Years ago, my in-laws gave me a GoPro, and I’ve brought it along on a lot of paddling trips. I’m not great at editing video and GoPro footage is notoriously mediocre. That being said, I hope these videos provide some value for folks wondering what some of these spots are like at a certain level.
Big Hole River – Fishtrap Ck. to Dickie Bridge and George Grant to Maiden Rock
I had a blast running a couple sections of the Big Hole back in 2018. What a neat river. Fun whitewater, scenic setting, great access and easy camping. Flow in video: ~ 5,550 CFS at Melrose (Wise River is a closer gauging station for the runs in this video, but historical flow data wasn’t available; I’d recommend checking that station if you’re planning a Big Hole float. This was during pretty high water in Mid-June 2018).
The Blackfoot River – Russell Gates to Roundup
Man…I LOVE the Blackfoot River. Slow and meandering (and woody!!!) up high in the drainage, it picks up speed as it heads towards Missoula. The section from Russell Gates to Roundup is particularly fun and culminates with the Class III Roundup Rapid. Flow in video: 1,290 CFS @ Roundup
Blackfoot River – Thibodeau Rapid
Thibodeau is the last major rapid on the Blackfoot. It’s a fun Class II/III that’s not super hard, though I’ve fallen in a few times. This particular run included an impromptu 360, but I ran it clean. It was mid-October and we wore wetsuits. Mostly, it was shallow. I actually nailed a rock and super-manned off the board at a different rapid on this stretch. I’m super glad I was wearing a helmet and pads. Flow in video: 600 CFS @ Bonner
Clark Fork –> Blackfoot River Confluence
The Clark Fork meets the Blackfoot in Miltown State Park. It’s a cool restoration success story and a fun paddle. As the river flows through the old reservoir site, a series of rock structures and boulders add habitat for fish and waves and drops for paddlers. It all culminates just above the confluence proper. It’s easier at high water but there’s a line all season. Flow in video: ~1,750+- CFS @ Turah
Clark Fork River – The Alberton Gorge
The Gorge is Missoula’s premier whitewater run. I typically wait until later in the season for the water to drop and have a blast with the Class III rapids scattered throughout this challenging and fun run. Flow in video: ~1800 CFS @ Below Missoula
The Dearborn River – Hwy 287 to Missouri River
The Dearborn…What a river. You have to hit the Dearborn early in the year, ideally before mid-June when water withdrawals dewater it. With the right gear and willingness to spend a long day paddling, it is a world-class run. Gorgeous scenery, fun Class I and II paddling, tight slot canyons and more make this an awesome paddle. Just be aware that most of the land bordering the river is private. Don’t trespass and always pack out what you pack in. Flow in video: 290 CFS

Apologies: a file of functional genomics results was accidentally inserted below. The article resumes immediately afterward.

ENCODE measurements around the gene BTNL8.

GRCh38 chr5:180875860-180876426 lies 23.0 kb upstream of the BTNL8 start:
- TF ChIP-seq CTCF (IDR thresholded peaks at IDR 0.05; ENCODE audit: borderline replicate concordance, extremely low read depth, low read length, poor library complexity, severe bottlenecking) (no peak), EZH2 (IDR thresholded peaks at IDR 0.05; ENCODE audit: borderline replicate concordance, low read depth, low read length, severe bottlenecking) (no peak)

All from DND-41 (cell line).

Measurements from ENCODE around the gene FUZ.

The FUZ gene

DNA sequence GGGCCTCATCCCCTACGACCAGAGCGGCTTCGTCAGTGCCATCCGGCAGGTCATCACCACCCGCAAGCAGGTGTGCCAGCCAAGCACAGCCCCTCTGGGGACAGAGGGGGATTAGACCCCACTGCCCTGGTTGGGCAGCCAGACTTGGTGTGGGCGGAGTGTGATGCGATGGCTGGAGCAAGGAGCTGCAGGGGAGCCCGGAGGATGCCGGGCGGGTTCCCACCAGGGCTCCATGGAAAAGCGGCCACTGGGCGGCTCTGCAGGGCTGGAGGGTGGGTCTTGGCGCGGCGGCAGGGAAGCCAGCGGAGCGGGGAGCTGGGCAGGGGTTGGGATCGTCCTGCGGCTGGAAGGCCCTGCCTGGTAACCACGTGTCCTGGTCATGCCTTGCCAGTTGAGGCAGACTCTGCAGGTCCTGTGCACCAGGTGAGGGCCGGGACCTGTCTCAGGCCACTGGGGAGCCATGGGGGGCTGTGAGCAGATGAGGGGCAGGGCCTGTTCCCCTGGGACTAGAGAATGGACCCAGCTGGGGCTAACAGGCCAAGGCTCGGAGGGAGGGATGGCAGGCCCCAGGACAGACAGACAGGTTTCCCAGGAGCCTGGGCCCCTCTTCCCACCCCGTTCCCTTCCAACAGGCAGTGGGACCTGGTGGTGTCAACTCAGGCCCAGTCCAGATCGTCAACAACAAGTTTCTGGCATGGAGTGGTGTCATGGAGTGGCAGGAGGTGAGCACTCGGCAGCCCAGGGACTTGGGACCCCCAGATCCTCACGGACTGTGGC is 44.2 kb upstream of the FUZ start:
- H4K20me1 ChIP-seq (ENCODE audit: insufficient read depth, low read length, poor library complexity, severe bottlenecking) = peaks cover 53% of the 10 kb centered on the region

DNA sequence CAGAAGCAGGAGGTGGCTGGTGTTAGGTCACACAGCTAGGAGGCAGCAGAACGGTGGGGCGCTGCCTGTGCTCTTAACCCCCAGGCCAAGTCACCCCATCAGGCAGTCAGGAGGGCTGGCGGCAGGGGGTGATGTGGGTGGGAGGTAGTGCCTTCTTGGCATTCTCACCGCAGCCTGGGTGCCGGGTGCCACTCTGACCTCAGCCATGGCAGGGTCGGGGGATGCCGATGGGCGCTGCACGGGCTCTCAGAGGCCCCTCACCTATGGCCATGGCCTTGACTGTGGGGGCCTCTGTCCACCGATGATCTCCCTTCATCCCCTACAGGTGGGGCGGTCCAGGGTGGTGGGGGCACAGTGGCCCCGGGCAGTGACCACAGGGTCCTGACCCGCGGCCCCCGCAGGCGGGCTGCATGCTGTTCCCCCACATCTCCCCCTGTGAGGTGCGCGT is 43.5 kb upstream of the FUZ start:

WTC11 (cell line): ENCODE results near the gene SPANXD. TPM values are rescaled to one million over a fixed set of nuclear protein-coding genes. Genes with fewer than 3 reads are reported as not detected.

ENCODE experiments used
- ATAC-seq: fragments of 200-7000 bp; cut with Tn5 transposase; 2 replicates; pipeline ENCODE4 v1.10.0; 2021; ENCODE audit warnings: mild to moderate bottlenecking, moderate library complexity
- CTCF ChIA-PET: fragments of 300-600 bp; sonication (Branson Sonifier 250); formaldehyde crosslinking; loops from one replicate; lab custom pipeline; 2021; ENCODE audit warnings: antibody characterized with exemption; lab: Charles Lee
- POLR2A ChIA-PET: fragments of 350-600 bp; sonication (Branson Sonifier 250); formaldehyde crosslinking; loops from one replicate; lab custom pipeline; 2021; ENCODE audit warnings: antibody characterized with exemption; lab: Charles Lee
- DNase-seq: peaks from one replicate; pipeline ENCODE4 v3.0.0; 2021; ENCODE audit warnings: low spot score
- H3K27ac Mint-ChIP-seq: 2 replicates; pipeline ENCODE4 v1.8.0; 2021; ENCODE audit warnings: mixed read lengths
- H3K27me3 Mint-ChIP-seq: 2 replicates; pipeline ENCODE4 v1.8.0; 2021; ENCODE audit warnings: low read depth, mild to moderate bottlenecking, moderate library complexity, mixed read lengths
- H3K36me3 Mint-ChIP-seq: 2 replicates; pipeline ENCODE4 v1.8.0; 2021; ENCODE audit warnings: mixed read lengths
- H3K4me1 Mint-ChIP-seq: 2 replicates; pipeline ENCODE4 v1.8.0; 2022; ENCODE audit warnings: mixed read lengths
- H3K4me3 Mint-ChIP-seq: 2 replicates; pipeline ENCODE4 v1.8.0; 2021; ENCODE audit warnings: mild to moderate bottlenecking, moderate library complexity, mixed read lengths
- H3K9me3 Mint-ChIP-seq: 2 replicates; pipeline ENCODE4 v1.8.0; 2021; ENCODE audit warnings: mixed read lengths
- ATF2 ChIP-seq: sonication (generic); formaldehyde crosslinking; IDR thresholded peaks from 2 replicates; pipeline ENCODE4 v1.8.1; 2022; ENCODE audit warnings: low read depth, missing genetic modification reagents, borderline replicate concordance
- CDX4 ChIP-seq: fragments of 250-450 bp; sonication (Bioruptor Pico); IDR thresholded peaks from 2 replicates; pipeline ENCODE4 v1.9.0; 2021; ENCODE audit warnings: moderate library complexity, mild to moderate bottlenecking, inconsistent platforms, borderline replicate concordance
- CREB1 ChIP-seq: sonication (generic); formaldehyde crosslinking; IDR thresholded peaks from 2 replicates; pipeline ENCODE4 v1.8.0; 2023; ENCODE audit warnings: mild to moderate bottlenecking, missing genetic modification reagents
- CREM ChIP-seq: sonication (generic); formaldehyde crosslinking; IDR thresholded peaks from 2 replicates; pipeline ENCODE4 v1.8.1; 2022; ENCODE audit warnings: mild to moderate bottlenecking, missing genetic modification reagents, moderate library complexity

Middle Fork Flathead River – Paola to Cascadilla
I got so mesmerized by the amazing rocks under the water that I didn’t keep my eyes downriver, got hung up on some cobbles and slipped off the board on this short clip from a Middle Fork of the Flathead run in mid-August 2018. We ran from Paola Creek to Cascadilla. Flow in video: ~ 2,700 CFS @ S. Fork Flathead Near Columbia Falls
Rock Creek – The Dalles
Rock Creek is only 25 miles from Missoula. It’s primarily known as a wade-fishing stream and fishing from boats is prohibited from July 1 through November 30. But that doesn’t mean boats (or boards) are prohibited! The Dalles is a fun whitewater run in the middle stretch of the river. The upper river is fast but pretty smooth, and the lower river is fast with some sharp turns, logs and wave trains. Be sure to watch for rocks just under the surface, log jams and wade anglers. Flow in video: 560 CFS
Yellowstone River – Yankee Jim Canyon
The Yellowstone River is the longest undammed river in the Lower 48. More than 700 miles of it runs through Montana and it gets its start in Yellowstone National Park. Shortly after exiting the Park near Gardiner, MT, the river squeezes through Yankee Jim Canyon. A handful of exciting Class II/III rapids punctuate the run, though at lower water, none are that scary. Definitely wait until lower water later in the summer. Flow in video: 2,400 CFS @ Corwin Springs
Mineral Peak Bike-SUP Adventure
One August, I packed up my board and rode my bike from my house up through the Rattlesnake National Recreation Area and the Lolo National Forest down to the Blackfoot River. I broke down my bike and paddled all the way home, taking off the Clark Fork just a few blocks from my house. It was a fun adventure and I made a goofy video about it. I love combining different sports, in this case, light-weight camping, biking, and paddling. Motor-free too!